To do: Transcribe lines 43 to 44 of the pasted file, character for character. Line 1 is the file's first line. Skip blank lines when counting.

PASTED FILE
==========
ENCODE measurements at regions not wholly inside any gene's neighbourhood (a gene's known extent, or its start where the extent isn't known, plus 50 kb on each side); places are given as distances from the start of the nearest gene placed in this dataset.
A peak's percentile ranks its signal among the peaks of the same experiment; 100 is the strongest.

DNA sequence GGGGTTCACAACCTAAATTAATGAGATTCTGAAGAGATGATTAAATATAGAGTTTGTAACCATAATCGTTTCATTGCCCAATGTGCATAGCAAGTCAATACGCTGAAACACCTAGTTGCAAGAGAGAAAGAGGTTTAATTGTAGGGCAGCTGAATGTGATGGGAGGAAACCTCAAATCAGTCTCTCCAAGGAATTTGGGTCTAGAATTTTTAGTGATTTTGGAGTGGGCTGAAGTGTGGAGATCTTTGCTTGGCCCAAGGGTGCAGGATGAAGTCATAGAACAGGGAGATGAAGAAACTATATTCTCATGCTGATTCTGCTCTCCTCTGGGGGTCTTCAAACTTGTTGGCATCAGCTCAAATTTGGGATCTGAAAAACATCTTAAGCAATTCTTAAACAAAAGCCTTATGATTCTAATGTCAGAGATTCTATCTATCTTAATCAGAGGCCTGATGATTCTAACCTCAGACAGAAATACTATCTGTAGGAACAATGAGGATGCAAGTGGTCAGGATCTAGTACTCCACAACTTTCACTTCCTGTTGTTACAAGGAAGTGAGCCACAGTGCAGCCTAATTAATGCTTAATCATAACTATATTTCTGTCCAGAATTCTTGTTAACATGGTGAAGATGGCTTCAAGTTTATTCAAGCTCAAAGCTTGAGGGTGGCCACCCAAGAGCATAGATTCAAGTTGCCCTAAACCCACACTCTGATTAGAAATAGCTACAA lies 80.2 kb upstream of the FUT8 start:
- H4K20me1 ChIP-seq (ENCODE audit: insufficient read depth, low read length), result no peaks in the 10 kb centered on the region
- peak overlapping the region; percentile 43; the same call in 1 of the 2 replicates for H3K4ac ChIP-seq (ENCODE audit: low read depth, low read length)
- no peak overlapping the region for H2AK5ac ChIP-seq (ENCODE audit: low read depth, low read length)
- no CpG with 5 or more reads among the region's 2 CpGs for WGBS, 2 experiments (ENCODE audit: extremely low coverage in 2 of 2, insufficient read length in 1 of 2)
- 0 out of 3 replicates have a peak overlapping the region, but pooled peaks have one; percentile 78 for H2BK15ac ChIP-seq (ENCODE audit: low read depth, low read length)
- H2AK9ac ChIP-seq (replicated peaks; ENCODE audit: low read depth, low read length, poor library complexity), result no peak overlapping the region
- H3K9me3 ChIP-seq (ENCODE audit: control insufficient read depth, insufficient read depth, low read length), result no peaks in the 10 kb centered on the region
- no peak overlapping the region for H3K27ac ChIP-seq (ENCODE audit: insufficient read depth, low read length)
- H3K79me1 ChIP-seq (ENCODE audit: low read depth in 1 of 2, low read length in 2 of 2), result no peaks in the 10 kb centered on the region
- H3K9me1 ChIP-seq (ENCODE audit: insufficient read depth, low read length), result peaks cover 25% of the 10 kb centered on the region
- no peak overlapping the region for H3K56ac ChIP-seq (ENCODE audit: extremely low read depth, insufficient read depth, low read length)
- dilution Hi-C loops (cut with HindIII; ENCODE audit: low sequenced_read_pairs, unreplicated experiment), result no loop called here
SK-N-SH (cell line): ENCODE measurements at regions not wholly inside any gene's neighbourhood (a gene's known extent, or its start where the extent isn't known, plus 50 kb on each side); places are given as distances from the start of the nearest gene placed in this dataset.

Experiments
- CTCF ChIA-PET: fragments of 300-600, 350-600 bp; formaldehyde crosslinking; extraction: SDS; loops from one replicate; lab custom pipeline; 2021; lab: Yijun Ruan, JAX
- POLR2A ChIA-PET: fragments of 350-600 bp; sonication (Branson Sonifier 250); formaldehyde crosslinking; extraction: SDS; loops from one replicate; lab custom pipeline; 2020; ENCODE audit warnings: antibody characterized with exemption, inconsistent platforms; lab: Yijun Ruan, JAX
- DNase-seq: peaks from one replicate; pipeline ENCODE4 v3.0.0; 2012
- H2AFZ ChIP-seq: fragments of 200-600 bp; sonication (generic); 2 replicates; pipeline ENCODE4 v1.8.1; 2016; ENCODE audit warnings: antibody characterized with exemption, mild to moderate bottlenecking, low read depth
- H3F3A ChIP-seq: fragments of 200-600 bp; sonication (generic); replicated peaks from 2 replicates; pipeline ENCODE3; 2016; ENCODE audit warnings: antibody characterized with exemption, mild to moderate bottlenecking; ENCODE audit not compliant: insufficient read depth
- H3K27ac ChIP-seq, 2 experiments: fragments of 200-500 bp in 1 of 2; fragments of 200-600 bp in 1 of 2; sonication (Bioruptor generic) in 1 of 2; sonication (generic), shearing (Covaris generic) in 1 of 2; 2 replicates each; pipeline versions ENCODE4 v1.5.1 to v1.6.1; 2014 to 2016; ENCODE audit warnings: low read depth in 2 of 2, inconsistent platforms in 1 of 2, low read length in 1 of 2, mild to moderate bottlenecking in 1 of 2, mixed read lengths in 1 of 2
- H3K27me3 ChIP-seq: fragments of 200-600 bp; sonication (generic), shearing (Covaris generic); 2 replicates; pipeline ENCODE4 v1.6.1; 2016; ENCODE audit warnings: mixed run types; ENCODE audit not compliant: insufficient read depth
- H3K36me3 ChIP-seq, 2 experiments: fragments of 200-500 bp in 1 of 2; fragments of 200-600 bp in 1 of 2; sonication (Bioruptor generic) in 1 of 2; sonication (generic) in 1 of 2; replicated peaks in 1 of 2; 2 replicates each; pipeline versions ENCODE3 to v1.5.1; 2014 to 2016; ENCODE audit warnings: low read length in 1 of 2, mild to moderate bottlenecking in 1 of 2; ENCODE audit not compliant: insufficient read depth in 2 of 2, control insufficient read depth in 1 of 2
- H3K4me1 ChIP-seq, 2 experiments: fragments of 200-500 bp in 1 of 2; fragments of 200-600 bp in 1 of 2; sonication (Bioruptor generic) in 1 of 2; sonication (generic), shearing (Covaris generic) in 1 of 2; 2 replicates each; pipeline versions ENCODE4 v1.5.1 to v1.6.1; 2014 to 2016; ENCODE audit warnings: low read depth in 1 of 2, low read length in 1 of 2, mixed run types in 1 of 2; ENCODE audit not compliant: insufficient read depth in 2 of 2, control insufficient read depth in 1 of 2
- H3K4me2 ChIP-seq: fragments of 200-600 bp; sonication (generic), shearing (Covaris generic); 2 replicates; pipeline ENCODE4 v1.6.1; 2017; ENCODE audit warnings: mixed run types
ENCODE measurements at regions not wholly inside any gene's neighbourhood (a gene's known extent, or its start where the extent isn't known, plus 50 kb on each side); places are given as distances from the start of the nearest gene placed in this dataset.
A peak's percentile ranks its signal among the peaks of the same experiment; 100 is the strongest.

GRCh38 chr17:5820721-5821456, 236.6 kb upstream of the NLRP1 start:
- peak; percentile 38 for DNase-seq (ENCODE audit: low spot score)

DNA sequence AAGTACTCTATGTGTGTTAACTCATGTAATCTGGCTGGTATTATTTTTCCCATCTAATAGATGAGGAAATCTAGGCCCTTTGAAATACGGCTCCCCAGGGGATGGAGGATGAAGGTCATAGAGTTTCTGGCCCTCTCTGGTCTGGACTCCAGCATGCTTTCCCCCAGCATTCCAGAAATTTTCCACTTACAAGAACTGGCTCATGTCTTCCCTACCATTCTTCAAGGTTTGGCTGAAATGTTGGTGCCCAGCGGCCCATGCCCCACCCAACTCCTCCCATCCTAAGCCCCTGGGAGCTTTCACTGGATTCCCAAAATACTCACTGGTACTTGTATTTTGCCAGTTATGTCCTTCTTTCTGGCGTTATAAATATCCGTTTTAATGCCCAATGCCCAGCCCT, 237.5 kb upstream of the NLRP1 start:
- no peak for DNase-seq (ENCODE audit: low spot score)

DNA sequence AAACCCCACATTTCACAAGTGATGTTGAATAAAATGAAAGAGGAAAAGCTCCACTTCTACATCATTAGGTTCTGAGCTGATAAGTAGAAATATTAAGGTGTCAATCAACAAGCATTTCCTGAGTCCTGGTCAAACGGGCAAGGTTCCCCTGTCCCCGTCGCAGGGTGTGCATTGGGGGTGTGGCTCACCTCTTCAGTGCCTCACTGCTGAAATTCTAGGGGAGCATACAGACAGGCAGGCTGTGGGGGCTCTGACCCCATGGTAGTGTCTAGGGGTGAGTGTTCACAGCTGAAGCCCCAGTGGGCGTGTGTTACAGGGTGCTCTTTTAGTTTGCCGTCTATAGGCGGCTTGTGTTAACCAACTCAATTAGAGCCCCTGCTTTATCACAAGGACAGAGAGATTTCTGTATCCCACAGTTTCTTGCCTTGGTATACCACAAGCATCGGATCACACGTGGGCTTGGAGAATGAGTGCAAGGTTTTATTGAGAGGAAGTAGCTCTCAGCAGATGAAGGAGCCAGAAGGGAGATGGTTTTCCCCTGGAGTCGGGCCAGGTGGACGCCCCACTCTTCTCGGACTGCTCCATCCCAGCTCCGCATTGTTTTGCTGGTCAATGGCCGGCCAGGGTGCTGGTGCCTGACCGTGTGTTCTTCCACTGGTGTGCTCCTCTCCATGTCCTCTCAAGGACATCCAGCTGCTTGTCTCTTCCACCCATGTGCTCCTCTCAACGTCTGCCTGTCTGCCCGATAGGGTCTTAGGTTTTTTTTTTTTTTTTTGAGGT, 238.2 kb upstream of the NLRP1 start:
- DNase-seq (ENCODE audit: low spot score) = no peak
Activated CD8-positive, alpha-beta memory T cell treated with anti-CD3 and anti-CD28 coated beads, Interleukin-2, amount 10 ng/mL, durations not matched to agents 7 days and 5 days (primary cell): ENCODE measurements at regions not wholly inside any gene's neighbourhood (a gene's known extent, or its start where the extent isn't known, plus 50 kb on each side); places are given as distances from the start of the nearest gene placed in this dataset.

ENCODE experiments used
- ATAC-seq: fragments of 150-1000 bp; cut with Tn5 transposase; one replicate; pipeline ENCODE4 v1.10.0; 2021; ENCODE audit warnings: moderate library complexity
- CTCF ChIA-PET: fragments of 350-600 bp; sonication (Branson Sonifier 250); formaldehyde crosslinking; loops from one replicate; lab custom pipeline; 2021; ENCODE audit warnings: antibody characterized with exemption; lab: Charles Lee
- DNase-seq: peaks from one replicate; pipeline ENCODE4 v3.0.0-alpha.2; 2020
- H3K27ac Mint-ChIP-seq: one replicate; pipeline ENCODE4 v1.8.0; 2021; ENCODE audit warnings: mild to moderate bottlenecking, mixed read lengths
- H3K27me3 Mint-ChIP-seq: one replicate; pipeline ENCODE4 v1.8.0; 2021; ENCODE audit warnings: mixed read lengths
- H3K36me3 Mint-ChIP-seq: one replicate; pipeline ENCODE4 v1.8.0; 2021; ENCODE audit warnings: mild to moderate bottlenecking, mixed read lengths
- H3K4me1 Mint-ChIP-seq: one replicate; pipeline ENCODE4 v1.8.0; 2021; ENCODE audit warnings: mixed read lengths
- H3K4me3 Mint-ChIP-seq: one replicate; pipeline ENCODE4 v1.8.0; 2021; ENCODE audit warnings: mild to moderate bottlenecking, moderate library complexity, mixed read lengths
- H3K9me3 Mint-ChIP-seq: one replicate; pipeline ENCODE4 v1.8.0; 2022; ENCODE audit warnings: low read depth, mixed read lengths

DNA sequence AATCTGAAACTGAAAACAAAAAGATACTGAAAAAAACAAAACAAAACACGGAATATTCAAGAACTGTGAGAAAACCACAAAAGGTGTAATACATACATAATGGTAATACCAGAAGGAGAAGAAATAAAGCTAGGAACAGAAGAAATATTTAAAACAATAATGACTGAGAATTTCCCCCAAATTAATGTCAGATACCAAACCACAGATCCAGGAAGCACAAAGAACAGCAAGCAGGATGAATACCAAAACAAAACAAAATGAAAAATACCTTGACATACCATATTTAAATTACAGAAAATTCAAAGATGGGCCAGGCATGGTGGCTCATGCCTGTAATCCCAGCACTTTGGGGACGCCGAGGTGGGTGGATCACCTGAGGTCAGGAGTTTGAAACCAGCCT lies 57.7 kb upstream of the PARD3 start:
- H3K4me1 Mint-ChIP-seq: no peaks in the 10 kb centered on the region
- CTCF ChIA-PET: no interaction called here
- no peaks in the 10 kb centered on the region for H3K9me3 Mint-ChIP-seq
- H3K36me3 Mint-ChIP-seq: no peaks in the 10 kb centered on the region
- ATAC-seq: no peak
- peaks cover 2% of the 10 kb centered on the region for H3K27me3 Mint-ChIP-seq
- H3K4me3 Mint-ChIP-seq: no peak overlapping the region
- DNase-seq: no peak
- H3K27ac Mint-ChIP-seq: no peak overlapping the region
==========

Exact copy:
- H3K36me3 Mint-ChIP-seq: one replicate; pipeline ENCODE4 v1.8.0; 2021; ENCODE audit warnings: mild to moderate bottlenecking, mixed read lengths
- H3K4me1 Mint-ChIP-seq: one replicate; pipeline ENCODE4 v1.8.0; 2021; ENCODE audit warnings: mixed read lengths